The adobe brick from the second floor of the hall was knocked inside the building and covered up with dirt. The area was then converted into a park. Construction crews dug out the crumbled adobe to get a better look at the foundation.
"We know a lot about the outside [from recordsT, but not much about the east side [the back sideT or the interior of the building other than a small description," Southworth remarked. Excavation work has helped archaeologists learn more about the building.
One of the most surprising discoveries came when workers found that the Social Hall's replica built in 1980 at Pioneer Trail State Park at the mouth of Emigration Canyon in Salt Lake City is slightly bigger than the original. The original building was 71 by 36 feet, said Southworth.
Aided by students trained in archaeological work from the BYU Historic Field School from Camp Floyd and workers from Zions Securities, workers unearthed two sandstone brick ovens on the east wall of the building.
A rock retaining wall a few feet in front of the hall's west entrance was discovered as well.
The walls of the hall are solid, measuring two feet wide, with an architectural feature used to heat and cool the building throughout the years. The thick walls retained heat in the winter and cool air in the summer.
The building had a stone support system where log joists sat across stone footings, with the floor built on top of that.
After construction crews cleared away the brick and dirt left inside the foundation walls, archaeologists dug an additional two to 12 inches into the ground and discovered such things as porcelain door knobs, slate pencils, inkwells, a piece of a slate writing board belonging to student Henry Pugsley, bone buttons, arms from a porcelain doll, marbles, a penny from 1913, a lantern lens, a plate from 1852, bottles, tumblers and numerous pieces of glass.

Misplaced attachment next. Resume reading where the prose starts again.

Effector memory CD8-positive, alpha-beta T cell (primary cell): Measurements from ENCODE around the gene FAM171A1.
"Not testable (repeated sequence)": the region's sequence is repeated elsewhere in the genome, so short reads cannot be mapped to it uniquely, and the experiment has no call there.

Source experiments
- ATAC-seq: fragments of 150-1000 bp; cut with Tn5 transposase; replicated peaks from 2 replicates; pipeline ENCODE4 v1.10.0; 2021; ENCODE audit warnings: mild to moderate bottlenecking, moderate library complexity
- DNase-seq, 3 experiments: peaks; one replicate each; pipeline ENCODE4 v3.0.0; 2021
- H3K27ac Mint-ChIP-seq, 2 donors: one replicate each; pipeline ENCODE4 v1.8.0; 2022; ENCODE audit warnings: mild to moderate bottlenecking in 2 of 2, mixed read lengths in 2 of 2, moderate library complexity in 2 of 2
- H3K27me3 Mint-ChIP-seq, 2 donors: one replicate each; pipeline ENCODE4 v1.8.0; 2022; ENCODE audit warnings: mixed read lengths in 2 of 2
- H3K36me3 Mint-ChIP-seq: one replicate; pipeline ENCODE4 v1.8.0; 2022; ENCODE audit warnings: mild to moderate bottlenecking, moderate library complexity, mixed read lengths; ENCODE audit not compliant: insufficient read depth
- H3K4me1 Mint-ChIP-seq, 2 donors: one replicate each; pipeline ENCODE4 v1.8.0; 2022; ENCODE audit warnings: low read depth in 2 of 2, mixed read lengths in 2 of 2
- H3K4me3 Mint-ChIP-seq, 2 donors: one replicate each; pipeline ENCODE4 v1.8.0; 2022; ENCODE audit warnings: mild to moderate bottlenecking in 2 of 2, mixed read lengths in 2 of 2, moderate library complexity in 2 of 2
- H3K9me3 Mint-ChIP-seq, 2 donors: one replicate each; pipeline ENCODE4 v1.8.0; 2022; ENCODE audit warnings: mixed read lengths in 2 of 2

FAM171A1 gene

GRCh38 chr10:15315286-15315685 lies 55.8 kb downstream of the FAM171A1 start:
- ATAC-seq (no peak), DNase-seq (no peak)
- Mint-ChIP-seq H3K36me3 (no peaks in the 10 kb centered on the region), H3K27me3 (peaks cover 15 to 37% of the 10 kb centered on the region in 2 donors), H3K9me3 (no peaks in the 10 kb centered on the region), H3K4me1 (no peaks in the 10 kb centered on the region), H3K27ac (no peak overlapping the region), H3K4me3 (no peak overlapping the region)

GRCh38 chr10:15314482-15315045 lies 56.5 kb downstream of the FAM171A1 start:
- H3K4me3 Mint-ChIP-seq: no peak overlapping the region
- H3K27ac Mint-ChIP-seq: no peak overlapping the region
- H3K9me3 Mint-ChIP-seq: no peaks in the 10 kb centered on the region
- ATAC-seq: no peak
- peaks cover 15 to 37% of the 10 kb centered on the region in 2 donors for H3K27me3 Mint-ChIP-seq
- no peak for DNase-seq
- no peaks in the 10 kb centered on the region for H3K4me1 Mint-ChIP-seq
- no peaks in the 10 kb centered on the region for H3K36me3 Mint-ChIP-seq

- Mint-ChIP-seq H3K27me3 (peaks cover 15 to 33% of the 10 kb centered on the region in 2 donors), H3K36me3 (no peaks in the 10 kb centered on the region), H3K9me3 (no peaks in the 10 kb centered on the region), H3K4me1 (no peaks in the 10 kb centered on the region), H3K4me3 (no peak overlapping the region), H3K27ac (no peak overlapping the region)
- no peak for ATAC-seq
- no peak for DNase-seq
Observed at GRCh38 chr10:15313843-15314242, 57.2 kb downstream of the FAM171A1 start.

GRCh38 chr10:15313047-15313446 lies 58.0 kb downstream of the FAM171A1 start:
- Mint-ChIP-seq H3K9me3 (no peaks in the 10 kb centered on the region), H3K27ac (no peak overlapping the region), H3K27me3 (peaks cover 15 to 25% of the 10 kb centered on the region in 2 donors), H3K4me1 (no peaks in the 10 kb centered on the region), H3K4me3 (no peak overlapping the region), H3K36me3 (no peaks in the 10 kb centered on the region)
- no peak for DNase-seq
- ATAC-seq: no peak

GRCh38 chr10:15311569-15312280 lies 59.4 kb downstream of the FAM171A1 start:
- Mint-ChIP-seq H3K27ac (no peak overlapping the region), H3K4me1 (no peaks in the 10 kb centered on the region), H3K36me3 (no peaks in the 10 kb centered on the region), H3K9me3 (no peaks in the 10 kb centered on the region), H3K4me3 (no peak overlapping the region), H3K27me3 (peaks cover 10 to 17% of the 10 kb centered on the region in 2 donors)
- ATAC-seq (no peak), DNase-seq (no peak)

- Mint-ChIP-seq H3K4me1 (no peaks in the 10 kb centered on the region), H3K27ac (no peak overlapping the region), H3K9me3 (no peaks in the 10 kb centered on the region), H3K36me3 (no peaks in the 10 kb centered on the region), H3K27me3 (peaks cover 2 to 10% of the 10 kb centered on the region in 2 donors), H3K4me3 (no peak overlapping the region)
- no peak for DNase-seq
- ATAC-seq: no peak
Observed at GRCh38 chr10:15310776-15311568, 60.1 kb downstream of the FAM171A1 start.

They also found four chicken wishbones on the west side of the excavated enclosure, as well as a variety of other chicken bones spread below what once was the floor. The bones apparently feel through the floorboards of the Social Hall, remnants of the building's banquet days.
"The building is 139 years old. It stood for 70 years and has been buried now for 69," Southworth said. "We have gone through the building's history just in the artifacts we've found."
According to the Encyclopedic History of the Church, "Dancing was the principal feature of the public gatherings in the Social Hall in the early days, the cotillion, minuet and other square dances being favored, as President Brigham Young opposed the waltz and round dances generally."
In 1853 the Deseret Dramatic Association was organized and performed in the Social Hall. Most theatrical productions were held in the Salt Lake Theatre after it opened in 1862.
Social Hall continued to be used for more than half a century after. It was used as a Mutual Improvement Association library and gymnasium, as a training school by the University of Utah, as a Red Cross station during World War I and by a performing group from the university. It was also the first site of LDS College.
"This is our history of where we came from, and we want to remember our ancestors' contributions to our lives," Southworth said. "They gave us our architecture and we want to preserve it."